1998 年 13 巻 p. 226-235,276
The German electoral system is known as a system which combines the principle of proportionality with the relative-majority system of single-member constituencies. In the discussions on electoral reform in Japan, the German electoral system was regarded as an ideal model for the Japanese one. But does the German system really deserve to be admired as an ideal model?
In some constituencies in elections to the German ‘Bundestag’, where political parties are more familiar to voters than individual candidates, voters do not in fact choose a candidate from candidates of two major parties, but one of several candidates belonging to same party. For example, at a constituency in Land Baden-Württemberg, the ‘first vote’ means that a candidate from the CDU in this constituency is selected and that one of the candidates on the CDU party list is selected.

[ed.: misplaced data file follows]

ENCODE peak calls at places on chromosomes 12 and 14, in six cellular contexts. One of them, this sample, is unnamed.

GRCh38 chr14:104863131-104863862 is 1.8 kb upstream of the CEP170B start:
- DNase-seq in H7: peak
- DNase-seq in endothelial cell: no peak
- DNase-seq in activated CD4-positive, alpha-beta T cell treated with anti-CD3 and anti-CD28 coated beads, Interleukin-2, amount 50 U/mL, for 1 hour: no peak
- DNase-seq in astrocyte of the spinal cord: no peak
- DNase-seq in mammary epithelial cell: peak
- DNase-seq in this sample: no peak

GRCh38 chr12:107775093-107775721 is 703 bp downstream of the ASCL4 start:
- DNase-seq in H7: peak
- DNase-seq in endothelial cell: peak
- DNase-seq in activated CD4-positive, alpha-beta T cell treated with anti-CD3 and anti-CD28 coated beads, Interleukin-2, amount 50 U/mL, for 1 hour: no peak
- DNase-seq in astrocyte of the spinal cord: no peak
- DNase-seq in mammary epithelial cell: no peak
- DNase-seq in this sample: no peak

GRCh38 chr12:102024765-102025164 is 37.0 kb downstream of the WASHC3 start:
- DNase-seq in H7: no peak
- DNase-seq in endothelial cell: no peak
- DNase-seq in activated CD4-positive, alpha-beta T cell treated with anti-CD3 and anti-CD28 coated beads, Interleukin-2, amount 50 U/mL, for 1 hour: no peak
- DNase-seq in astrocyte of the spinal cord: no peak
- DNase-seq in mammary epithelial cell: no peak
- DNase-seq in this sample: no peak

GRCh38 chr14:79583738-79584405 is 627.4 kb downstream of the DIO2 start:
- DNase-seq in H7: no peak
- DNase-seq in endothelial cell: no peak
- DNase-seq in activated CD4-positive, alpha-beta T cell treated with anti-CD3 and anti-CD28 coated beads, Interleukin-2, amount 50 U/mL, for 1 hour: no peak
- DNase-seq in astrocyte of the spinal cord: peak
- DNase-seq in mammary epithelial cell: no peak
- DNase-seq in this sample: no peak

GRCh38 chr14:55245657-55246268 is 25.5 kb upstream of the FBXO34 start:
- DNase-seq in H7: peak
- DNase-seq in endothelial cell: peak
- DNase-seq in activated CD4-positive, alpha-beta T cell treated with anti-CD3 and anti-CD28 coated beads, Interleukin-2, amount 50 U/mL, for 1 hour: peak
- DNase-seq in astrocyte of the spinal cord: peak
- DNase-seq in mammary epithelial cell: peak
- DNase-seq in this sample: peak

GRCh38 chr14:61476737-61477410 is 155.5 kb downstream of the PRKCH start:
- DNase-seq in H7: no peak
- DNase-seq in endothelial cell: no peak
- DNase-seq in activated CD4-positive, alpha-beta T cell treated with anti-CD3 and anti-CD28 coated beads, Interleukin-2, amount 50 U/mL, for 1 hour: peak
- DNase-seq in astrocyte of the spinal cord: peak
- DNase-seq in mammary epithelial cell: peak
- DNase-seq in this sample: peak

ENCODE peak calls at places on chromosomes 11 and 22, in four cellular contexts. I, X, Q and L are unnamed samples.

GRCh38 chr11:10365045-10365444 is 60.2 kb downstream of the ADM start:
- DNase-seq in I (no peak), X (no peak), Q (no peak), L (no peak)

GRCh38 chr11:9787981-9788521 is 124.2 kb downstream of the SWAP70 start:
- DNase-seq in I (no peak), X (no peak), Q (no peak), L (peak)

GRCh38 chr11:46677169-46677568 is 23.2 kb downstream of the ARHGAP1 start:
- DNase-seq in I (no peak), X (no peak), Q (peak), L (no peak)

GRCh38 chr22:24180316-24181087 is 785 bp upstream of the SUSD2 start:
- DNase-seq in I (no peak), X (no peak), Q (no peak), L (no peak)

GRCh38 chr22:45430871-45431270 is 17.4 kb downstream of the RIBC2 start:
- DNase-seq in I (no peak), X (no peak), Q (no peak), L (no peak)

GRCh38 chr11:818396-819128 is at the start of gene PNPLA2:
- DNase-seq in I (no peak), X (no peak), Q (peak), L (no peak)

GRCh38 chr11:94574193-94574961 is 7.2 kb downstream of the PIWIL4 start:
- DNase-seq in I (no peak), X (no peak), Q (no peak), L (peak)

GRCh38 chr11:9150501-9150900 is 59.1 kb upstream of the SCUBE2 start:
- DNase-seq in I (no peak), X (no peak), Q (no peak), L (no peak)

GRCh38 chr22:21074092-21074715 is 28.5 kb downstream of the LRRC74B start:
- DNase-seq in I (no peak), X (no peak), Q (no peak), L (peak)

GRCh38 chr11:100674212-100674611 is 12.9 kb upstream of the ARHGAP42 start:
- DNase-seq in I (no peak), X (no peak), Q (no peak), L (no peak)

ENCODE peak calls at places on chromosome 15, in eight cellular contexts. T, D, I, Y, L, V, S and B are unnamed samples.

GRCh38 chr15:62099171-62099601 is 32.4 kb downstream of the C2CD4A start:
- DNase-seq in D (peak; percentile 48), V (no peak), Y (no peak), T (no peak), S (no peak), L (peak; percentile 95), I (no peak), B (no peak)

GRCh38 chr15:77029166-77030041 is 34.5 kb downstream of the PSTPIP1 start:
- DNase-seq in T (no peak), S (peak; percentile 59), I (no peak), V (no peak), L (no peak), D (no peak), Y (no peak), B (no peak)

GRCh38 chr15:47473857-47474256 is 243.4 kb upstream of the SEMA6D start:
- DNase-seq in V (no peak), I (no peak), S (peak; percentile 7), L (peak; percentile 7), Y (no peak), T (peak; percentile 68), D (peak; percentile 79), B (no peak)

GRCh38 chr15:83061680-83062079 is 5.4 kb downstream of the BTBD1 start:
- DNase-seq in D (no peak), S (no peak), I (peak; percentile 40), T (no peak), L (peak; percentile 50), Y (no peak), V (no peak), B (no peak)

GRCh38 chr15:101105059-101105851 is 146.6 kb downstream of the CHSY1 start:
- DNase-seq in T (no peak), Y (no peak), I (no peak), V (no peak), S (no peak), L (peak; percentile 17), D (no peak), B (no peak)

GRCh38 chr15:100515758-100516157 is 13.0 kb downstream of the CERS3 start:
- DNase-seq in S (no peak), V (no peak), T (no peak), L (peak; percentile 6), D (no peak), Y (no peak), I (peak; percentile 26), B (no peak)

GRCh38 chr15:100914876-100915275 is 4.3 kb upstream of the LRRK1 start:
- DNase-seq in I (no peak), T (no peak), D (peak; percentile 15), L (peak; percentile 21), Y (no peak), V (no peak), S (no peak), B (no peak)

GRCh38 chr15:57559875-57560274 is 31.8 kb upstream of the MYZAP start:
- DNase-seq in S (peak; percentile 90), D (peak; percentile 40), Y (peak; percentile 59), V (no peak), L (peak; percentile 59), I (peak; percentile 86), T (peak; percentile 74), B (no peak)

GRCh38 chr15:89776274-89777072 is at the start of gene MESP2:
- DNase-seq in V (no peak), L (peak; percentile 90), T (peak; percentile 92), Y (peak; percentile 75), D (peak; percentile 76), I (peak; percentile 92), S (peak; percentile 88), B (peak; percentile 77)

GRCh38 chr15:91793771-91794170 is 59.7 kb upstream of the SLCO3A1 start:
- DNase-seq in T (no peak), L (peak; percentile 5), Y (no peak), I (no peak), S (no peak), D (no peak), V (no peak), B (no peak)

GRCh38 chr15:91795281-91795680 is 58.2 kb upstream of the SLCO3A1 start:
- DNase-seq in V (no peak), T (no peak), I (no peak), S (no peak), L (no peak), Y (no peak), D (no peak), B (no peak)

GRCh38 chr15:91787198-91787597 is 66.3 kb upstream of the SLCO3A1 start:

On the other hand there is a tendency in the proportional system for voters to select a party based not only on the party ideology and/or party program, but also on the candidate for Federal Chancellor. For that position the party leader of major parties is often selected. The election in 1990 was noted as a victory by the government parties (CDU/CSU/FDP), because both Chancellor Kohl and Foreign Minister Genscher greatly contributed to the German Unification.
But was it true? The Greens failed in the election due to the ‘5 percent clause’. One of the reasons for that was, that Lafontaine, the Chancellor candidate from the opposition party SPD, was popular among Greens supporters. He asserted that the environmental policy and peace movement, which were proposed by the Greens, are vital. The failure of the Greens increased the numher of ineffectual votes, consequently the shere of votes obtained the greatest parties, the CDU/CSU, rose.